Books interview with Adam Zamoyski: “Napoleon was motivated by profound insecurity”
Adam Zamoyski tells Ellie Cawthorne about his new biography, which dismantles two centuries of propaganda to reveal Napoleon not as a hero or villain, but a flawed, difficult man
Historian and author Adam Zamoyski has written more than a dozen books on European history, including Phantom Terror: The Threat of Revolution and the Repression of Liberty 1789–1848 (2014), Poland: A History (2009), and Rites of Peace: The Fall of Napoleon and the Congress of Vienna (2007)
Your new biography aims to bust the myths surrounding Napoleon, to get at the human underneath. What are some of the most common misconceptions you’ve had to tackle?
We’re brought up on a whole ant-heap of myths about Napoleon. The apocryphal stories that swirl around him are legion, and are deeply embedded in the consciousness of most Europeans.
The whole idea of Napoleon as a towering genius is flawed. The fundamental image that we’re all familiar with is of this extraordinary man who was amazingly brilliant and only had to cast his eagle eye over a situation and that was it, he won the battle. But if you actually deconstruct events, the reason that Napoleon won battles was because he worked extremely hard, studying the terrain and making sure his men were in exactly the right place at exactly the right time.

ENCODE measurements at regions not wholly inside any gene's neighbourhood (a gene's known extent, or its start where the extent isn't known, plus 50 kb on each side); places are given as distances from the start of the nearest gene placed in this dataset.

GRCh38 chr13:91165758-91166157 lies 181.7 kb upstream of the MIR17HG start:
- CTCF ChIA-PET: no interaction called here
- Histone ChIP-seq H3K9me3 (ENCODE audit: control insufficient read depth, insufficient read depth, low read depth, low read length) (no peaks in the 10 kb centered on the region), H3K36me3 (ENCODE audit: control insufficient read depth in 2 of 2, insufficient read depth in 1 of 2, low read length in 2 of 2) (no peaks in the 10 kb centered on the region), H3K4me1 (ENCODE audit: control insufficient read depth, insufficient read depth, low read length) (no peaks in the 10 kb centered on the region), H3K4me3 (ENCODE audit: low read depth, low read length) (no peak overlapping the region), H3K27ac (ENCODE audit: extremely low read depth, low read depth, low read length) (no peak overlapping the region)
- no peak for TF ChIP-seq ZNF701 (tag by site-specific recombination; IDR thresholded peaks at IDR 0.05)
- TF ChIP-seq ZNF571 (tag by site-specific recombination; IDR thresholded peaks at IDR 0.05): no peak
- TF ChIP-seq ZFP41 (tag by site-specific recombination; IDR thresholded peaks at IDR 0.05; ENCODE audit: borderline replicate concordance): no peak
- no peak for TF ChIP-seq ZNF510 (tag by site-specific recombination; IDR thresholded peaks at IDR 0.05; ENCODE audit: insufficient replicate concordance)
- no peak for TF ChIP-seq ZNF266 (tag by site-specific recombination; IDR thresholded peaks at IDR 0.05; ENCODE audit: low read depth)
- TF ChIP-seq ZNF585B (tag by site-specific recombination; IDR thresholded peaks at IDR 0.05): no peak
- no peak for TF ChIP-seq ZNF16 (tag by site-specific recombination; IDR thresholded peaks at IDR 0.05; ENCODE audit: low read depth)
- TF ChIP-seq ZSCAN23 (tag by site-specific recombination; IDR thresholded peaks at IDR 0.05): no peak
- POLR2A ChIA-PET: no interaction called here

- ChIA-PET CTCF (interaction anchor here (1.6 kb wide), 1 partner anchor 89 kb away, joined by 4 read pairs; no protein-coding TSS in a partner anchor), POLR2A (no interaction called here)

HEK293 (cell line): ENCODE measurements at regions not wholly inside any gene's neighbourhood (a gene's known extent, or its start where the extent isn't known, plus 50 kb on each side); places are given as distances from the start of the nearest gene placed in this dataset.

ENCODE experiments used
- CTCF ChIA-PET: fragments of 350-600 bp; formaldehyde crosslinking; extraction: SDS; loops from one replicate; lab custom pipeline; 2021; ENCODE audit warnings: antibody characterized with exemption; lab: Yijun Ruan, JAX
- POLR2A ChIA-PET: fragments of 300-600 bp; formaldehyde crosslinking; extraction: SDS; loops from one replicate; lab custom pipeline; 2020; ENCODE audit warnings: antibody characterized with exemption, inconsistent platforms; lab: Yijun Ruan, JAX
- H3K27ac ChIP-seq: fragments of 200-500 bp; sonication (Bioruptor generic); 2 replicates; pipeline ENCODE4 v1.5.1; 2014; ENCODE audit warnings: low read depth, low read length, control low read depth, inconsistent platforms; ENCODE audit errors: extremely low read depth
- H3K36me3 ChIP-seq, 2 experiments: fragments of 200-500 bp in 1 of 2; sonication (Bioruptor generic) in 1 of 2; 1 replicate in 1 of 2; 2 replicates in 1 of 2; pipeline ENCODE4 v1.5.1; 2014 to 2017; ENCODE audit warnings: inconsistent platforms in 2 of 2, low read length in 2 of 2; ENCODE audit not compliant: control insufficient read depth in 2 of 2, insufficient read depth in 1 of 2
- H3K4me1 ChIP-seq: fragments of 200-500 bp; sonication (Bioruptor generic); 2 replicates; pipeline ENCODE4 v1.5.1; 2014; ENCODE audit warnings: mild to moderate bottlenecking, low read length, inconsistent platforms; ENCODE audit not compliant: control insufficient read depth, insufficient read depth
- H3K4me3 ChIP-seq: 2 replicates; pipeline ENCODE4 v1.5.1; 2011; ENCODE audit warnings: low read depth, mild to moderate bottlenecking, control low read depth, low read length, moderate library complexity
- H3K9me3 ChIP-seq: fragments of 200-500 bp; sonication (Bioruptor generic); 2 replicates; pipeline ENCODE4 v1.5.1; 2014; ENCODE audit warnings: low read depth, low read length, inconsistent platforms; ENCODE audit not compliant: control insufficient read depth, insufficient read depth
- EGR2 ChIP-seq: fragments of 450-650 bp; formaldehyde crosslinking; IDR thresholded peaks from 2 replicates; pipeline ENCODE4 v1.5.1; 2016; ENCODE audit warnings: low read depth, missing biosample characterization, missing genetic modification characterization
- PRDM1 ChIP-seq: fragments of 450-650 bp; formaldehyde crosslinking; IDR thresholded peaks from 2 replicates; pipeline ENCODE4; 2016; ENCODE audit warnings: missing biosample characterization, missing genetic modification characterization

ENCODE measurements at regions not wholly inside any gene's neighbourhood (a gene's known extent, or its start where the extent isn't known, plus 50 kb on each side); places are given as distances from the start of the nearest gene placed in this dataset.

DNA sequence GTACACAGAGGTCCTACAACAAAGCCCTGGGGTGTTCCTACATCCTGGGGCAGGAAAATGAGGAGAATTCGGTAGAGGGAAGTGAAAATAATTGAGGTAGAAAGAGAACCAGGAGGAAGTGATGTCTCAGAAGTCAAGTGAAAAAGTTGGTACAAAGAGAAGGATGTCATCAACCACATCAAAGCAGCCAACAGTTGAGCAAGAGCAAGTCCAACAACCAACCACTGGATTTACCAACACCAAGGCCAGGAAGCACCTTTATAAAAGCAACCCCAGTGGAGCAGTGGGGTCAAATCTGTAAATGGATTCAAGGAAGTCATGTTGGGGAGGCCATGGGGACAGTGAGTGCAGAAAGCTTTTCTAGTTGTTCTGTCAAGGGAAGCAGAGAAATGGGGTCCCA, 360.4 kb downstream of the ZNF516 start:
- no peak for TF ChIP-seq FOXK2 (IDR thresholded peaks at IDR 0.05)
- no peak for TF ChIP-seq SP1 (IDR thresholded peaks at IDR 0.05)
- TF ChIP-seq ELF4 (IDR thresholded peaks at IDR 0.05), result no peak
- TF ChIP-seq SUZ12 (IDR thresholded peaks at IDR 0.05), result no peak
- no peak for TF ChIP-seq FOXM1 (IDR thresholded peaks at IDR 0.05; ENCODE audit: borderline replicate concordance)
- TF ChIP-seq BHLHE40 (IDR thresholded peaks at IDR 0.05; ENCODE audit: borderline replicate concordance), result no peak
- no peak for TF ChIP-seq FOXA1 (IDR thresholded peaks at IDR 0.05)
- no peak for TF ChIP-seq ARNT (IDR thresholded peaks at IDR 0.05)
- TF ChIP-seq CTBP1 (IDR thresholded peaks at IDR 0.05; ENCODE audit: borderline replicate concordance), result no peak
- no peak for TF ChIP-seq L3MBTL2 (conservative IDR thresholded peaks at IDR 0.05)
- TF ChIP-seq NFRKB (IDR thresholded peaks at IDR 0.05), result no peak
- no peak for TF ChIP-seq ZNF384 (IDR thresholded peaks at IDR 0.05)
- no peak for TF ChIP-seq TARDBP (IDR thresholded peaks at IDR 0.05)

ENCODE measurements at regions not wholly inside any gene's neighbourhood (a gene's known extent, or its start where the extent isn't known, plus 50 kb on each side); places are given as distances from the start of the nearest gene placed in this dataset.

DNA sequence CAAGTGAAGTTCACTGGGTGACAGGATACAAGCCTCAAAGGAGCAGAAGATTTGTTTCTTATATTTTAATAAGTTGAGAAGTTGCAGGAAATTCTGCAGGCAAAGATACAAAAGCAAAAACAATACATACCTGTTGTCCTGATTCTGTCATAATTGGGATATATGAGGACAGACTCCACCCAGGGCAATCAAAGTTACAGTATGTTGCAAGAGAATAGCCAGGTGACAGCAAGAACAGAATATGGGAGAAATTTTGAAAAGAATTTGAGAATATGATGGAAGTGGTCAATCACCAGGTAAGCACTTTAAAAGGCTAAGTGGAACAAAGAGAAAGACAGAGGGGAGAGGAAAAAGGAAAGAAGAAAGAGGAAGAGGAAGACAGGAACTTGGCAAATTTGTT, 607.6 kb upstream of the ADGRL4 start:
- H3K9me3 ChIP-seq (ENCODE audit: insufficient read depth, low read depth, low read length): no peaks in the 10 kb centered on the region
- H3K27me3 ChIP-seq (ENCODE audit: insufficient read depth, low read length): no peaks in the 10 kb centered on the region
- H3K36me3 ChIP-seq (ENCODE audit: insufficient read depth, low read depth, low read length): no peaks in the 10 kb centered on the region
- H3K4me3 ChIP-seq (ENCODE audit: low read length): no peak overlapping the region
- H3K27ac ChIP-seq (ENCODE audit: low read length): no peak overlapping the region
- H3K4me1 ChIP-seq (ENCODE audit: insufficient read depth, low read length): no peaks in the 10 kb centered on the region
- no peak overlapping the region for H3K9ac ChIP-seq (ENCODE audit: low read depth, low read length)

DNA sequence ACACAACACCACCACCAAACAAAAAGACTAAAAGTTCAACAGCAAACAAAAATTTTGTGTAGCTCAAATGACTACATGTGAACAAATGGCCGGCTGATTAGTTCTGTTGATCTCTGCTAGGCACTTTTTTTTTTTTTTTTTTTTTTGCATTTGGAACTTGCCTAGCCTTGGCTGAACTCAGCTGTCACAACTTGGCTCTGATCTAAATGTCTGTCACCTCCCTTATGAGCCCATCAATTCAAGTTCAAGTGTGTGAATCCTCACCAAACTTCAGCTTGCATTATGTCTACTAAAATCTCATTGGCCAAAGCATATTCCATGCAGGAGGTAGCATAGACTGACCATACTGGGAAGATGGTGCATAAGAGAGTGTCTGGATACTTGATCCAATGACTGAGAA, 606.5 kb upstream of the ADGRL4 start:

Particularly in the early days, he was also pitted against octogenarians whose entire ethos was that if you were surrounded and outflanked, you simply surrendered. At this time however, Napoleon’s men were volunteers – they were revolutionaries and they were desperate to fight. He was a very good general, but he wasn’t a godlike genius for whom everything simply went to plan. Often, things jolly nearly went wrong, or did go wrong, but he was good at covering it up and starting again.
Another thing that most people don’t take into account is that Napoleon was very much a product of his times. People can only achieve certain things if the mood of society is favourable to their ambitions. France was a mess at the time, and Napoleon himself said several times that if it hadn’t been him, it would have been someone else. Most of his greatest accomplishments were in fact group achievements, in which he acted as the catalyst. That’s undoubtedly a very interesting and brilliant role to play, but most people tend to forget the fact that he didn’t achieve everything single-handedly.
Another idea you challenge is that of the ‘Napoleonic Wars’. Why?
I wanted to address the assumption that Napoleon was solely responsible for the so-called ‘Napoleonic Wars’. The series of conflicts that stretched from 1792 to 1815 are best understood as an ongoing Darwinian struggle between the great European powers. It was a very complicated geopolitical situation that actually had nothing to do with Napoleon initially – they certainly weren’t his wars.
It still surprises me how many people think that Napoleon single-handedly unleashed warfare and horror upon Europe. There were, in fact, only two occasions in which he went into action without being attacked first, and in both cases treaties had been broken by the other side. One was in 1812 when he invaded Russia, but arguably he had little choice in the matter, because Tsar Alexander had put him in an impossible position. The other was in 1815, after he had escaped from Elba. Again, that was because the only way to save himself from a second exile was to try and reclaim France.